|Postoperative QTc||1.147 (1.064-1.238)||0.001||1.093 (1.063-1.122)||0.001|
|Preoperative QTc||0.973 (0.905-1.045)||0.448|
|Postoperative QT||0.994 (0.980-1.009)||0.438|
|Preoperative QT||0.992 (0.968-1.017)||0.540|
|LA diameter||1.095 (0.997-1.203)||0.058|
|Total drainage||0.999 (0.997-1.002)||0.564|
CI=confidence interval; LA=left atrial; LVEF=left ventricular ejection fraction; QTc=corrected QT interval
In the ROC curve analysis we performed to determine cutoff values, sensitivity and specificity values of QT and QTc, and AUC cutoff, sensitivity and specificity values were calculated for preoperative QT, preoperative QTc, postoperative QT, and postoperative QTc in predicting poAF at 95% CI and are shown in Table 5 and Figure 2. In addition, after ROC analysis of four QT values was performed, a pairwise analysis was also performed for the ROC curves. The results of pairwise analysis are shown in Table 6 and the result of cutoff values, positive predictive value, and negative predictive value are shown in Table 7.
|Test results||AUC||Standard error||P-value||Cutoff||Sensitivity||Specificity||95% Confidence interval|
QTc=corrected QT interval
|Preoperative QT||AF (+)||130||407,4923||27,11281||290||510||< 0,001|
|Preoperative QTc||AF (+)||130||419,1154||14,52271||374||474||< 0,001|
|Postoperative QT||AF (+)||130||416,3||48,32363||168||592||0,011|
|Postoperative QTc||AF (+)||130||419,8||12,48093||380||462||<0,001|
* Significance levels according to independent t-test results.
AF=atrial fibrillation; QTc=corrected QT interval; ROC=receiver operating characteristic
|Cutoff||Sensitivity % (95% CI)||Sensitivity % (95% CI)||PPV %||NPV %||AUC||P-value|
|Preoperative QT||419,0||70,3 (59,4-79,3)||69,2 (41,3-87,8)||39,4||89,1||0,728||0,001|
|Preoperative QTc||434,5||78,4 (68,5-86,1)||86,9 (59,1-96,8)||65,1||9,34||0,814||0,001|
|Postoperative QT||423,5||59,5 (48,4-69,7)||58,5 (32,1-80,8)||29||83,5||0,651||0,005|
|Postoperative QTc||431,0||81,1 (71,0-88,3)||88,5 (60,9-97,4)||66,7||94,3||0,845||0,001|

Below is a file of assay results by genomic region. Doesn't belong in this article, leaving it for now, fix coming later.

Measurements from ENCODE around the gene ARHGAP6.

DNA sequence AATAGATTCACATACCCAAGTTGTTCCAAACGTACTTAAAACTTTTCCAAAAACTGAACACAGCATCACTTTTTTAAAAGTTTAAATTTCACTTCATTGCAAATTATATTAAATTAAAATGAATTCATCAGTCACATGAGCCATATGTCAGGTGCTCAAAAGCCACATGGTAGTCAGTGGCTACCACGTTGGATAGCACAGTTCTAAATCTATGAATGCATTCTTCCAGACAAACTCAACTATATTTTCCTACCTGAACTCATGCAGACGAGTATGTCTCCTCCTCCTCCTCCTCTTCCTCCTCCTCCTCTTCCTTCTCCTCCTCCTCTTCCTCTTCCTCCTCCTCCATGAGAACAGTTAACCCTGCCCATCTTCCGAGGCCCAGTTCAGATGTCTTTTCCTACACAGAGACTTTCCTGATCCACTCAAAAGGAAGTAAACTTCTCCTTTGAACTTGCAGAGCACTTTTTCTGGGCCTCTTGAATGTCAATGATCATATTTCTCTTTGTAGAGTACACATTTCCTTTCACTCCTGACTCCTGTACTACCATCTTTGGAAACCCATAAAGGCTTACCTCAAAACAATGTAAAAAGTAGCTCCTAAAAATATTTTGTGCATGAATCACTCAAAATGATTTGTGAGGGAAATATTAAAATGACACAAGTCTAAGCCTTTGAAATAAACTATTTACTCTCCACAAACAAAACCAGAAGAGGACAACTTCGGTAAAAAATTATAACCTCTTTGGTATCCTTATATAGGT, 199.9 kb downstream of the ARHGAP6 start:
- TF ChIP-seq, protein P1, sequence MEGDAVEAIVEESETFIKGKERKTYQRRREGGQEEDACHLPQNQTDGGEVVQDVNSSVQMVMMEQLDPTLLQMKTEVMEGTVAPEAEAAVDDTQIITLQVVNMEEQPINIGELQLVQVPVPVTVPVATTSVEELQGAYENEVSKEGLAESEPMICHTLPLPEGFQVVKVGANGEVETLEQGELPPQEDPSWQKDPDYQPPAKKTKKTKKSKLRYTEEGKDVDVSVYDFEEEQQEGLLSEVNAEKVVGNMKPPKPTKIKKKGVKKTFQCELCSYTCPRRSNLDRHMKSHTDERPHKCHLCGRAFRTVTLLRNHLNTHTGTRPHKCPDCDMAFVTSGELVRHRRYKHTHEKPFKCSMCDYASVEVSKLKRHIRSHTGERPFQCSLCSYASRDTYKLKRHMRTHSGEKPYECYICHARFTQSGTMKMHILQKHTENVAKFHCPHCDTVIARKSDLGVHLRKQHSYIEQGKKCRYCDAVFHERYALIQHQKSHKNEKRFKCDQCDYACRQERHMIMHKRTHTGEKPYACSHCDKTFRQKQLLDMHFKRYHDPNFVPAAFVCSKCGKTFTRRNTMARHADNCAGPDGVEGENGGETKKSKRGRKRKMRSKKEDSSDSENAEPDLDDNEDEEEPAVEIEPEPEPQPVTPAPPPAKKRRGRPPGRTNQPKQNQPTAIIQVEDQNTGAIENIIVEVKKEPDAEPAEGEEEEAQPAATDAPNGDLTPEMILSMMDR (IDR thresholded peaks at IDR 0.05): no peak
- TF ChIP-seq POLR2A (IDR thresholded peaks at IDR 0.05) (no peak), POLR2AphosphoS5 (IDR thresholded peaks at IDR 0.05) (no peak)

AUC=area under the curve; CI=confidence interval; NPV=negative predictive value; PPV=positive predictive value; QTc=corrected QT interval
In the present study, preoperative QT, preoperative QTc, postoperative QT, and postoperative QTc interval measurements were significantly longer in patients who underwent OPCAB surgery and developed AF in the postoperative period. In addition, advanced age was found to be an independent risk factor for the development of poAF. In a study by Velioglu et al. investigating the development of poAF after beating heart CABG, age was significantly higher in the poAF (+) group. In a study by Turkkan and Bozbeyoğlu, conducted on 311 patients undergoing elective CABG, poAF (+) patients were significantly older than poAF (-) patients. In another study, the rate of patients aged > 85 years was significantly higher in the poAF (+) group. And in a study by Lotfi et al., the mean age was statistically significantly higher in poAF (+) patients. As is seen, older age is a risk factor of developing poAF in most of the studies. In addition, age is the only risk factor that has been systematically proven in the literature.
No statistically significant difference was found between poAF (+) and poAF (-) groups in terms of comorbidities (diabetes mellitus, hypertension, hyperlipidemia, COPD, myocardial infarction, and smoking status) in the present study. Conversely, there are studies in the literature that have reported several comorbidities as risk factors for poAF including a history of prior AF, hypertension, congestive heart failure, COPD, chronic lung disease, and chronic kidney disease[17,29]. However, many of these studies are retrospectively designed and have a relatively short follow-up. Findings of the studies regarding other possible preoperative risk factors are inconsistent[30-32]. Therefore, we still do not have an accurate understanding about the association between comorbidities and poAF. For example, unlike the other studies, Akintoye et al. found that the frequency of hypertension and prior history of AF were significantly higher in poAF (-) patients.
In this study, no correlation was found between preoperative RDW and preoperative MPV values and poAF development. In another previous study, it was found that preoperative RDW and preoperative MPV levels did not have a predictive value for poAF in patients undergoing OPCAB surgery.